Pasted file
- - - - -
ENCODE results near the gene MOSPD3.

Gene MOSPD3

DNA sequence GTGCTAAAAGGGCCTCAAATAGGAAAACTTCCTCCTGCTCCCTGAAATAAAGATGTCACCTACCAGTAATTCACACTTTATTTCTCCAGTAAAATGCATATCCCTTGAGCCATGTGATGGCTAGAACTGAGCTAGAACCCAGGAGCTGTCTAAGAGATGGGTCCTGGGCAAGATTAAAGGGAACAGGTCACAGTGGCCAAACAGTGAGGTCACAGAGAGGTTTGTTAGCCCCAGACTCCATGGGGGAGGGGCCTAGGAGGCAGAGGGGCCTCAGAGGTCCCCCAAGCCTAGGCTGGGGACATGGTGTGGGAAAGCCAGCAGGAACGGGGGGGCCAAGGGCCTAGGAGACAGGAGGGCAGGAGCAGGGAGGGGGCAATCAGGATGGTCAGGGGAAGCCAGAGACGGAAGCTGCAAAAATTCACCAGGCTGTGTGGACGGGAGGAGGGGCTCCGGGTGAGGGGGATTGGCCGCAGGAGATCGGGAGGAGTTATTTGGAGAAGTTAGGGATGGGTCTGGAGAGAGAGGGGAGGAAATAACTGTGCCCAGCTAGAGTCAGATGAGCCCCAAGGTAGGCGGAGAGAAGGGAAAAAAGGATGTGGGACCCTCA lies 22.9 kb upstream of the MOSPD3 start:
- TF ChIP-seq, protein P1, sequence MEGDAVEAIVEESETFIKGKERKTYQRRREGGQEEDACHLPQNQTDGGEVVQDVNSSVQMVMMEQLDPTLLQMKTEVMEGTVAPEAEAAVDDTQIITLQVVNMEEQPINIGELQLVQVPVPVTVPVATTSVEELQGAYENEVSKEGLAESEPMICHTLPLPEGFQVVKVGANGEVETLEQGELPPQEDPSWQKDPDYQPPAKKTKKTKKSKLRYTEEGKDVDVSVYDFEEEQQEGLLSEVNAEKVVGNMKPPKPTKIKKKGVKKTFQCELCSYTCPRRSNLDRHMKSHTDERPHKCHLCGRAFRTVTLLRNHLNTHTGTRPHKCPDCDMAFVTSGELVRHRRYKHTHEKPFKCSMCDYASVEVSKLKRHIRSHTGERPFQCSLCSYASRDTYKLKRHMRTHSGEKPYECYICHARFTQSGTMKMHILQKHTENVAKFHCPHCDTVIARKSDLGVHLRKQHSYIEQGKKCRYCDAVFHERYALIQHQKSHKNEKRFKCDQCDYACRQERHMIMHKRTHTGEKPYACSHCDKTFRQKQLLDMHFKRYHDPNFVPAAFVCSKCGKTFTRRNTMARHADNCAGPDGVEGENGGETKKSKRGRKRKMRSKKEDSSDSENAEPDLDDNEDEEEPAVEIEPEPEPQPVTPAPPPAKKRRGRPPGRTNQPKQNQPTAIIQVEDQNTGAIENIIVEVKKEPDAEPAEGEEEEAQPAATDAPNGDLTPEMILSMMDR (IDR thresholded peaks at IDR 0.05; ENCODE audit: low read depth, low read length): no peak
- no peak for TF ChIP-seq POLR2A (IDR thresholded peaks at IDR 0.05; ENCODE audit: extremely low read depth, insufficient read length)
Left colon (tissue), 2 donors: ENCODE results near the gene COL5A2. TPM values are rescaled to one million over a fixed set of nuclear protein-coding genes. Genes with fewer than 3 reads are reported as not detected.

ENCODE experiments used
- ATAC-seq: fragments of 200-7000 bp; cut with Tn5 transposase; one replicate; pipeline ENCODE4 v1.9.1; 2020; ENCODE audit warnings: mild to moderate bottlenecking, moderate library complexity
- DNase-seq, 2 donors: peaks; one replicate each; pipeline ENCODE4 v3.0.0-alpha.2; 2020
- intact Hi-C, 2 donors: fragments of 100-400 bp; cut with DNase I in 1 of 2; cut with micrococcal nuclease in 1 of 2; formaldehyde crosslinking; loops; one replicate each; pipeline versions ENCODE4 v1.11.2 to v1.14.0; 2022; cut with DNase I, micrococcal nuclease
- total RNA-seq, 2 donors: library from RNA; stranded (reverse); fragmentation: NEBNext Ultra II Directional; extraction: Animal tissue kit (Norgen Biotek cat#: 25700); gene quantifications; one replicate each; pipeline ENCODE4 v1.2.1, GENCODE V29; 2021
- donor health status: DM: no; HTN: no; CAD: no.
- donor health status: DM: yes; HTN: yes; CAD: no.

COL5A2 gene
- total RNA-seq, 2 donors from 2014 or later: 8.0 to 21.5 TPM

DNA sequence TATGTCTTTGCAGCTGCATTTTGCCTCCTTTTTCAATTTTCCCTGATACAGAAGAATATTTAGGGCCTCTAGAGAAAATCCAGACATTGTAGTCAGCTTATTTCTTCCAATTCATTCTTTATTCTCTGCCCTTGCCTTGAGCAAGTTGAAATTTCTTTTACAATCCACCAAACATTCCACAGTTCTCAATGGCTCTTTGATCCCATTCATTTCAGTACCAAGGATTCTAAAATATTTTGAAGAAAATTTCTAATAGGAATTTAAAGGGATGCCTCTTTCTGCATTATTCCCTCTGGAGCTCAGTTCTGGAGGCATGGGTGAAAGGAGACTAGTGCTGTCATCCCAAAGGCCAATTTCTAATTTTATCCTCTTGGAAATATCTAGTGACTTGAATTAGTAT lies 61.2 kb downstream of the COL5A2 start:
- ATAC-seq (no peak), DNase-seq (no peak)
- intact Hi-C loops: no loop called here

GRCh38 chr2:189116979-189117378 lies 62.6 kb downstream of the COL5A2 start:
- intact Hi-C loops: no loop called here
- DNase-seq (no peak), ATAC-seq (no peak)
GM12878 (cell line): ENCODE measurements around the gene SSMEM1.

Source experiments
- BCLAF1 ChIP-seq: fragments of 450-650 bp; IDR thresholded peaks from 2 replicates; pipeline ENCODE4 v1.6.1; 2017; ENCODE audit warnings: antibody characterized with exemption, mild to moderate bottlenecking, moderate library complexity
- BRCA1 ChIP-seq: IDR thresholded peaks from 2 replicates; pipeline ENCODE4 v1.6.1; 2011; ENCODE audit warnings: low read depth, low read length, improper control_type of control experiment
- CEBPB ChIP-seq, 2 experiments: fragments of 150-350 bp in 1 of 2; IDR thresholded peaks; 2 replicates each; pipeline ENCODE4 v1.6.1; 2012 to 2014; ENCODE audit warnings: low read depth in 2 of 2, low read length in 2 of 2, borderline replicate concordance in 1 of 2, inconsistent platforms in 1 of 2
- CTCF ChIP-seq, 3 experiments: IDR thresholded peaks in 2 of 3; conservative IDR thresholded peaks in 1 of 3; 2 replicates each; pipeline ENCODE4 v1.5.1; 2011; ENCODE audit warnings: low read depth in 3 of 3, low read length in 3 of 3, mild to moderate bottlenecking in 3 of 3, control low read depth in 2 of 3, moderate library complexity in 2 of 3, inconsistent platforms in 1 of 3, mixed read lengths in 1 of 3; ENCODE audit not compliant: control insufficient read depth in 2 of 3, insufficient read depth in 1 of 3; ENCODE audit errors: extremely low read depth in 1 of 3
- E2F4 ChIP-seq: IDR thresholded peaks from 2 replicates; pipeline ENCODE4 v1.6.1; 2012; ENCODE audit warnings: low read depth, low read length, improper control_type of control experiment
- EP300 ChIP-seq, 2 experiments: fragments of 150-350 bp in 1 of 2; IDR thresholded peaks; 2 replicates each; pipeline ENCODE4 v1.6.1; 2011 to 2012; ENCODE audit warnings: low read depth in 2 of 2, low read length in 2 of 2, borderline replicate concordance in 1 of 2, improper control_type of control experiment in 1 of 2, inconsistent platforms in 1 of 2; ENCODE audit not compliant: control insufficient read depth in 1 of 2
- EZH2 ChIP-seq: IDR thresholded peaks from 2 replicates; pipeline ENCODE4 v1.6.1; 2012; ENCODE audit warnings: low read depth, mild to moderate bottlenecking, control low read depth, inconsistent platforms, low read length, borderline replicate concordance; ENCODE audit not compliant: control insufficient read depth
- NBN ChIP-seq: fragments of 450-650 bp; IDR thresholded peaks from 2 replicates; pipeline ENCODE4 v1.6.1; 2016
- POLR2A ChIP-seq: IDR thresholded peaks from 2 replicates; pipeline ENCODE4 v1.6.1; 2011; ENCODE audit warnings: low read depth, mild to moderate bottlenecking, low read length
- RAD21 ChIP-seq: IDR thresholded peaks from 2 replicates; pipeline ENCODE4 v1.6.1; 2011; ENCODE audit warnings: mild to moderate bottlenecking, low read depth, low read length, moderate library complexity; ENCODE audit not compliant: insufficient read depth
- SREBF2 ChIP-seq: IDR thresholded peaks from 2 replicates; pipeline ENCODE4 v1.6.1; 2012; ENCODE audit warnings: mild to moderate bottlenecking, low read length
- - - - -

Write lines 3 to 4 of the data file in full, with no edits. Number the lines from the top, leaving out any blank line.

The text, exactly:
DNA sequence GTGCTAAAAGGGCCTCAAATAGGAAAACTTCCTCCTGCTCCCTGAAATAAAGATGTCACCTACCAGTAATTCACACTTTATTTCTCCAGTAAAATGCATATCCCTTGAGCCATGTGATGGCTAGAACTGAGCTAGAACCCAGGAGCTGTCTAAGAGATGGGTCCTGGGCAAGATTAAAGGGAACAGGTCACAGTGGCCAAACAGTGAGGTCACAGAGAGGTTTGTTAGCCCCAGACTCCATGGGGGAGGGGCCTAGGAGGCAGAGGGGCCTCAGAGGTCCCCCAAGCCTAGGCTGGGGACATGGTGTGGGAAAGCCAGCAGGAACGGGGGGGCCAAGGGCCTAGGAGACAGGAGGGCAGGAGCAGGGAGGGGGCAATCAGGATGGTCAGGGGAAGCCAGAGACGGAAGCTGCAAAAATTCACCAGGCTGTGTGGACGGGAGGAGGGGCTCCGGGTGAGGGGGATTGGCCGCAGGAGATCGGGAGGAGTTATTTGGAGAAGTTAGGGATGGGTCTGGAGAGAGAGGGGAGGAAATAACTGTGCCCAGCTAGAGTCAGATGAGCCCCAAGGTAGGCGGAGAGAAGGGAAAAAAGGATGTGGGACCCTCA lies 22.9 kb upstream of the MOSPD3 start:
- TF ChIP-seq, protein P1, sequence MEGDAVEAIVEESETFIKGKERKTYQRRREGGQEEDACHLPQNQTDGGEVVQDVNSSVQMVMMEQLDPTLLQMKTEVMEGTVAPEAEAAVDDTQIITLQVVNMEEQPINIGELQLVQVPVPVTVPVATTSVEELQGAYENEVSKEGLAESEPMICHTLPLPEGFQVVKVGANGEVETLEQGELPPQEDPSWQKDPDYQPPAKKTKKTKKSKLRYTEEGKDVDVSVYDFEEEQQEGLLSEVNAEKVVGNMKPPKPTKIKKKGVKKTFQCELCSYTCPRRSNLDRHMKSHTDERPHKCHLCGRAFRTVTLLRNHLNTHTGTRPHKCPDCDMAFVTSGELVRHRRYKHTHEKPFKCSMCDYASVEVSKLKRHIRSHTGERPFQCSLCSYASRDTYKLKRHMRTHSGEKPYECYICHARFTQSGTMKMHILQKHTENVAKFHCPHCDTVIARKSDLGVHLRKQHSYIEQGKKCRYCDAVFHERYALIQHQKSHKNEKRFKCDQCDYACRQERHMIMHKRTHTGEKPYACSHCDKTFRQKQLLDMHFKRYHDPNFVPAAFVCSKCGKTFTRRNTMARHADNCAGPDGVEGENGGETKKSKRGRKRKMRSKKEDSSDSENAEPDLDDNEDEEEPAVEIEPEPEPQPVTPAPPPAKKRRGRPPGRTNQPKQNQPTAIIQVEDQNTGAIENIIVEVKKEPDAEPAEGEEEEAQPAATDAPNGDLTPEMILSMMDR (IDR thresholded peaks at IDR 0.05; ENCODE audit: low read depth, low read length): no peak